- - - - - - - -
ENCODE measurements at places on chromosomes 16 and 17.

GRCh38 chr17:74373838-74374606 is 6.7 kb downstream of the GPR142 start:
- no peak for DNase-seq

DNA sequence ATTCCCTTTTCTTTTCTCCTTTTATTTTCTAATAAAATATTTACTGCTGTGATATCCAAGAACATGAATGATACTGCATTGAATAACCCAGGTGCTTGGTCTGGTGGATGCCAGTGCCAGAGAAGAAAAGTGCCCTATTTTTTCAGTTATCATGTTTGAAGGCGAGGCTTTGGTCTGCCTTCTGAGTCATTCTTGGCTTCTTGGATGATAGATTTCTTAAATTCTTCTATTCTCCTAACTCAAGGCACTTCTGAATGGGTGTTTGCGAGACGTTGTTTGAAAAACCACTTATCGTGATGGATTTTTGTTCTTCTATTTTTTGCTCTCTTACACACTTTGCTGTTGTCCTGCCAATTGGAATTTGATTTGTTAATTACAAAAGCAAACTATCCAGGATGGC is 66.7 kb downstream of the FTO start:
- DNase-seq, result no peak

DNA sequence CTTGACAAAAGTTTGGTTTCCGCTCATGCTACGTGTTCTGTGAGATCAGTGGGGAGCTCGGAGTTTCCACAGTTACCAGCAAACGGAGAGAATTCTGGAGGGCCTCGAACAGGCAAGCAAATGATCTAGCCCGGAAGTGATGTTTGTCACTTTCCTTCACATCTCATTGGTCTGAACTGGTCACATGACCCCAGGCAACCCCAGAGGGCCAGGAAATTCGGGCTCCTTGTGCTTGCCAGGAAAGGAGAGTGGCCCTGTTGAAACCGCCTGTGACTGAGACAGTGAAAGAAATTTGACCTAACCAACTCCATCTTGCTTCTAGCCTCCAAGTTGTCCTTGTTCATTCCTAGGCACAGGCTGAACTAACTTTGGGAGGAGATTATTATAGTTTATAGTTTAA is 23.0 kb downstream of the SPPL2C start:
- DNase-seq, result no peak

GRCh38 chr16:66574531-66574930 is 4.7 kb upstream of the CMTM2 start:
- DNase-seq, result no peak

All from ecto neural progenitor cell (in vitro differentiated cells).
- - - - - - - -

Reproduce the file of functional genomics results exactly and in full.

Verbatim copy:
ENCODE measurements at places on chromosomes 16 and 17.

GRCh38 chr17:74373838-74374606 is 6.7 kb downstream of the GPR142 start:
- no peak for DNase-seq

DNA sequence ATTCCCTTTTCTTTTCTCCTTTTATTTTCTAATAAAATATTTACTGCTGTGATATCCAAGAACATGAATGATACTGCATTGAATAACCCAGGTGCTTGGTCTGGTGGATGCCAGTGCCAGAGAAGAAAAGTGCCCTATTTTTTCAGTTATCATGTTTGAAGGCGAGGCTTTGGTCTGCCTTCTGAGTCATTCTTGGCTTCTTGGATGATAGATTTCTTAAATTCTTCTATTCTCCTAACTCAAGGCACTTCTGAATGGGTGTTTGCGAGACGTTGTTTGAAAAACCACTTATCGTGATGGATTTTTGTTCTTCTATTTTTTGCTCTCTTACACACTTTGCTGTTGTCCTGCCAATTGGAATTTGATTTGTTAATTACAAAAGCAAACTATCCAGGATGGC is 66.7 kb downstream of the FTO start:
- DNase-seq, result no peak

DNA sequence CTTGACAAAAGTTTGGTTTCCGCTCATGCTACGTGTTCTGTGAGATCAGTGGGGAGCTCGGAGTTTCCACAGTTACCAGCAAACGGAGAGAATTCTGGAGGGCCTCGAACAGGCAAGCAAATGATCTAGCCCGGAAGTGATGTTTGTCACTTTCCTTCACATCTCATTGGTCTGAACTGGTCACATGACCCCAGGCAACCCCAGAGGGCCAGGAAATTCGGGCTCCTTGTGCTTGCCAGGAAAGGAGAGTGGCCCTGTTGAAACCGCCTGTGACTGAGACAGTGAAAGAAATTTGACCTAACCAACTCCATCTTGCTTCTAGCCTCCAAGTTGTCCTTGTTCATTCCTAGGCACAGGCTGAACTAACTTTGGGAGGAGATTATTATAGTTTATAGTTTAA is 23.0 kb downstream of the SPPL2C start:
- DNase-seq, result no peak

GRCh38 chr16:66574531-66574930 is 4.7 kb upstream of the CMTM2 start:
- DNase-seq, result no peak

All from ecto neural progenitor cell (in vitro differentiated cells).